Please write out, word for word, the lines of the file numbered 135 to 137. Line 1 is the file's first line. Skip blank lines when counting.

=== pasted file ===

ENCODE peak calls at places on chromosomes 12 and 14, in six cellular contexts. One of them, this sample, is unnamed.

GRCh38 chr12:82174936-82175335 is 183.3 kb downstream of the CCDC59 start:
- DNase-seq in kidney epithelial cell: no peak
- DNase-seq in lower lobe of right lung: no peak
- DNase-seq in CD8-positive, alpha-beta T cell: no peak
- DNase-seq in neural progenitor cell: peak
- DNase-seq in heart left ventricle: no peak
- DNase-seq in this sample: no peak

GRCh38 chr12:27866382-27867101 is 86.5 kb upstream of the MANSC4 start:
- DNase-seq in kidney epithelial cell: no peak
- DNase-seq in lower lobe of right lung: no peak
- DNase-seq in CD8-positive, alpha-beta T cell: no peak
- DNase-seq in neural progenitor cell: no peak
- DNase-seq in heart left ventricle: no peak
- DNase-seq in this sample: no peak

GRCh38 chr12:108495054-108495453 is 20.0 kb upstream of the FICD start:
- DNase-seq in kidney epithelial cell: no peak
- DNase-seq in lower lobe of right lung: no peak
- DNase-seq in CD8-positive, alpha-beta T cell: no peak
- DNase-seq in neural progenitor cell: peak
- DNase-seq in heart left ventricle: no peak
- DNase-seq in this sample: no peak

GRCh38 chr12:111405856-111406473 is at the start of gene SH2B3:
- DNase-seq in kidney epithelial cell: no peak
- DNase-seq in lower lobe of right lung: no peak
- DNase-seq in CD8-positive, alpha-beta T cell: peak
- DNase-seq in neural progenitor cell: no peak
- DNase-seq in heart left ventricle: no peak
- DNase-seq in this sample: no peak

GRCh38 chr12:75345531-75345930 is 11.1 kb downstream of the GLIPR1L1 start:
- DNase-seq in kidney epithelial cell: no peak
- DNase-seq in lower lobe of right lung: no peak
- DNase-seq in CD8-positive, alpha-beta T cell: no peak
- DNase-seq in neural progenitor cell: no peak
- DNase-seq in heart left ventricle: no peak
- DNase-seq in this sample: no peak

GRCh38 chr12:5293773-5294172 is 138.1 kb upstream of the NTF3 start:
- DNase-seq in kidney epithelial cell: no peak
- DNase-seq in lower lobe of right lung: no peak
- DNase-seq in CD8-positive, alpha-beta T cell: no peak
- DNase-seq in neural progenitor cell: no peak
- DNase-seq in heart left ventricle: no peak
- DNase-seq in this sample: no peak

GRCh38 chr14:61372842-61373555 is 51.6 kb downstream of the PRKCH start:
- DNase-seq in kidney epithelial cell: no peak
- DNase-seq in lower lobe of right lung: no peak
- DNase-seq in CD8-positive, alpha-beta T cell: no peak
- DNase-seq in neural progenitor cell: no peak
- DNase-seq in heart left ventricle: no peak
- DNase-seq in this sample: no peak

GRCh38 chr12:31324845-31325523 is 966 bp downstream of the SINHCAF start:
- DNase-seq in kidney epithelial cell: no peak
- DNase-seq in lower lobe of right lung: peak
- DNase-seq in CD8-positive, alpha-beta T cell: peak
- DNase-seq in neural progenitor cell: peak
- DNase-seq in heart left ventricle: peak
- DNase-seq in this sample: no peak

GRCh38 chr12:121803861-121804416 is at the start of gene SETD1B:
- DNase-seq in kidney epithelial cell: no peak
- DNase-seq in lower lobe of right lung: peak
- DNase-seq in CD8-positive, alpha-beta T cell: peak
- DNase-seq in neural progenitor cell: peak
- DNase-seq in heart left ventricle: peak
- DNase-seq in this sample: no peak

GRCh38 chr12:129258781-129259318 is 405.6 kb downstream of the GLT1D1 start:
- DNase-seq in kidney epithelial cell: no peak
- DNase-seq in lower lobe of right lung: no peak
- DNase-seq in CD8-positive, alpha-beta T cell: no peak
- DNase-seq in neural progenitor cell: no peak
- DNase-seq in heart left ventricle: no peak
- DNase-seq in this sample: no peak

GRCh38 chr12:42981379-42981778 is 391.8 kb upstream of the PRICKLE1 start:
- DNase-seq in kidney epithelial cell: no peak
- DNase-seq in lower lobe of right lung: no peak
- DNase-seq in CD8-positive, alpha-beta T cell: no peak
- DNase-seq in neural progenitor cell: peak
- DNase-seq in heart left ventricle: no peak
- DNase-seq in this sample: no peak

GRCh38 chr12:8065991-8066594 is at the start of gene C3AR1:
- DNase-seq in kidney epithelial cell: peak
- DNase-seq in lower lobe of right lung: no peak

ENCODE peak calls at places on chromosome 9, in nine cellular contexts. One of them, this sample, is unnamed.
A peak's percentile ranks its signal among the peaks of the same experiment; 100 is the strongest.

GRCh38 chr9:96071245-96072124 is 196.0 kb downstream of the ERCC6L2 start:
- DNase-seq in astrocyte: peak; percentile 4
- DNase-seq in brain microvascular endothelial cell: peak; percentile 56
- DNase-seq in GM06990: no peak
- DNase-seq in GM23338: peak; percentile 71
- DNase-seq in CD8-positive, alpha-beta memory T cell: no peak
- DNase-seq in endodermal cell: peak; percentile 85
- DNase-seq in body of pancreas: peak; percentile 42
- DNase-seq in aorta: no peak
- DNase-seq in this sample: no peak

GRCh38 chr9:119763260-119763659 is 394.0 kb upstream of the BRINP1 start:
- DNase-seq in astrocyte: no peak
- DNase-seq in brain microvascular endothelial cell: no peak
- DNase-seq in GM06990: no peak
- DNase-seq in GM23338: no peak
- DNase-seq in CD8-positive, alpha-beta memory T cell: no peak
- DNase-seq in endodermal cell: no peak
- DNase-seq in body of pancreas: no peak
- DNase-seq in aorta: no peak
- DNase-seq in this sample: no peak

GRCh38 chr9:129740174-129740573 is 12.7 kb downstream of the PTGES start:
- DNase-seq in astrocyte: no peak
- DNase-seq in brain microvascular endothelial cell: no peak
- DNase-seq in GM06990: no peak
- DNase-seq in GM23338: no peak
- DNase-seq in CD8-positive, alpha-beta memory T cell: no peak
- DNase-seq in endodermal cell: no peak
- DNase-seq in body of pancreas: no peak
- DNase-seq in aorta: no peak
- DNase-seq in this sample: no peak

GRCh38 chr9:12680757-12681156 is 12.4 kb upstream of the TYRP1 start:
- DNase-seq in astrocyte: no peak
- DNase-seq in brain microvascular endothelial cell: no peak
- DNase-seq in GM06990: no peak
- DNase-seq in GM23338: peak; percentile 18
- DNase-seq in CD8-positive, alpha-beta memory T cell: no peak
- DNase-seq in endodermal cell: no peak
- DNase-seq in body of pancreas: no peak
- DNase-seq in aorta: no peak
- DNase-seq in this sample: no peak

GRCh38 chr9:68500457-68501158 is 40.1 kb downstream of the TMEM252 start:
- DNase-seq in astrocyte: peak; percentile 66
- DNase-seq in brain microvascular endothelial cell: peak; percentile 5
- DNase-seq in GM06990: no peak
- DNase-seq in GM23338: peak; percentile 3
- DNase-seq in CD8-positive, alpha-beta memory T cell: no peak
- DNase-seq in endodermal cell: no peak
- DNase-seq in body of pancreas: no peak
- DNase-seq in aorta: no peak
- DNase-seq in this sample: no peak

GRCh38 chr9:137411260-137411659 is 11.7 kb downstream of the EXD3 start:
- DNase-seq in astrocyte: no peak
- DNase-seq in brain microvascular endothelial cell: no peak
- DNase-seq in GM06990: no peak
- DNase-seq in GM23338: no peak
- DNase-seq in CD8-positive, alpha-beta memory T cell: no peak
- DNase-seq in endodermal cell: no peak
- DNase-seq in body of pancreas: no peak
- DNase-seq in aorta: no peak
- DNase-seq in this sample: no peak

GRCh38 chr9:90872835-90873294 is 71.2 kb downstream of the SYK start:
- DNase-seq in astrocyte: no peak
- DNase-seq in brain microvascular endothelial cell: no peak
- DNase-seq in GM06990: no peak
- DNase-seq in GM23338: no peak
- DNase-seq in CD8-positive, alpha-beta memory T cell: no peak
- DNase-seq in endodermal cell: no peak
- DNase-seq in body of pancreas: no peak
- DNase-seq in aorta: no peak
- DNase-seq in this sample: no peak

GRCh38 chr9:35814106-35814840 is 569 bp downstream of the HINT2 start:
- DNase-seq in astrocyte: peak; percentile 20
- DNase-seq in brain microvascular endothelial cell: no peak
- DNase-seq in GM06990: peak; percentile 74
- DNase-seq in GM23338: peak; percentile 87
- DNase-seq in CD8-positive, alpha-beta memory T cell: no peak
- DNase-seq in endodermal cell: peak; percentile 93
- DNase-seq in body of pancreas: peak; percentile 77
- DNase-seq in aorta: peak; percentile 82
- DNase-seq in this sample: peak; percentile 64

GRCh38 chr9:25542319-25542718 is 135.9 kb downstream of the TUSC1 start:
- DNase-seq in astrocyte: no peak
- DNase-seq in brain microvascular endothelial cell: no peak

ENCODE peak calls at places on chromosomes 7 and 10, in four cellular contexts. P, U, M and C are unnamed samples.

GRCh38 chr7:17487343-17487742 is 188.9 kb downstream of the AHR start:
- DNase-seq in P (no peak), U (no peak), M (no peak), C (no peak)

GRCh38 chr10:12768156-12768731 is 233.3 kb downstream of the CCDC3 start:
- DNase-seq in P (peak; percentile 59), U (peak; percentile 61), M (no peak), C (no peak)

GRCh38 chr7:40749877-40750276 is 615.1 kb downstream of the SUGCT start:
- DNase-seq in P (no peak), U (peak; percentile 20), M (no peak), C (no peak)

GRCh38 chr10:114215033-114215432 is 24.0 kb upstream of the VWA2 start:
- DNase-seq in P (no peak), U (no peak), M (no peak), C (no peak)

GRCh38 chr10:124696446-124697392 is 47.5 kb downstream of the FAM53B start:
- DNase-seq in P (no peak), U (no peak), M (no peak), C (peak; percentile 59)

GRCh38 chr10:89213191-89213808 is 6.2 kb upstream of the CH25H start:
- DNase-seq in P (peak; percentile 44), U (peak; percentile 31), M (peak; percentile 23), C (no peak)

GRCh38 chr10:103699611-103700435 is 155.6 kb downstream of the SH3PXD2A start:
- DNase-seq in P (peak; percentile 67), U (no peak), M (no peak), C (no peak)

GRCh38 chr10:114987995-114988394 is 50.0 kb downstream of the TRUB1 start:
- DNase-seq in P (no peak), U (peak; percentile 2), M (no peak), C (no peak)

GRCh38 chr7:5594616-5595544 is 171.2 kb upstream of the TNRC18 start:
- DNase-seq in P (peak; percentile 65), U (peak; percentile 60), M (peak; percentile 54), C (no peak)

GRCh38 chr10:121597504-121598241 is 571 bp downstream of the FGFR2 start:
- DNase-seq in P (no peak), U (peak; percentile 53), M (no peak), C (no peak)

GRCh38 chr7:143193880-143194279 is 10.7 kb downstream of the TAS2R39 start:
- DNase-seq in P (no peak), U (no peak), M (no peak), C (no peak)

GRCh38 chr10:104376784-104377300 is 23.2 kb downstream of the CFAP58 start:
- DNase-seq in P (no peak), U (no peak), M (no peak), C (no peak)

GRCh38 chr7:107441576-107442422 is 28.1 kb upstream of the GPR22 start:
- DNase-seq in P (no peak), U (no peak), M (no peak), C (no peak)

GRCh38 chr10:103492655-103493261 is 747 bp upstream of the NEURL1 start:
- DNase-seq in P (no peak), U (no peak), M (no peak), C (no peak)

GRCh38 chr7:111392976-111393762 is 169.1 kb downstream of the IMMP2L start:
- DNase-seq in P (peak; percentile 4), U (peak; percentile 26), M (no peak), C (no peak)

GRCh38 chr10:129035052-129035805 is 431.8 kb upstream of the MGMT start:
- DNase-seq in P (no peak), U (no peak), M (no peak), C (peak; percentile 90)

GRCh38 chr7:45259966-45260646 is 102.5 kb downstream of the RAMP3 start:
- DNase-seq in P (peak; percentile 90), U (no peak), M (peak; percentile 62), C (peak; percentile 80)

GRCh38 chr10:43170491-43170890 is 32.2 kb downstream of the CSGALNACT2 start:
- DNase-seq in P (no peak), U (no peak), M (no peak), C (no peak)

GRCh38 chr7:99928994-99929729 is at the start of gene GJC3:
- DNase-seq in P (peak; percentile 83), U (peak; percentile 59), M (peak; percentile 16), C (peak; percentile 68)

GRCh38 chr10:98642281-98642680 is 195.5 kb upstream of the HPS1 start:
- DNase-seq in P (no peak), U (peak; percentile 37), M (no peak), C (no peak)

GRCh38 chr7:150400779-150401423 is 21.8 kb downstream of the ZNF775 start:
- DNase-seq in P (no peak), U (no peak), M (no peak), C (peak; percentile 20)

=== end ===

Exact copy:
- DNase-seq in astrocyte: no peak
- DNase-seq in brain microvascular endothelial cell: no peak
- DNase-seq in GM06990: no peak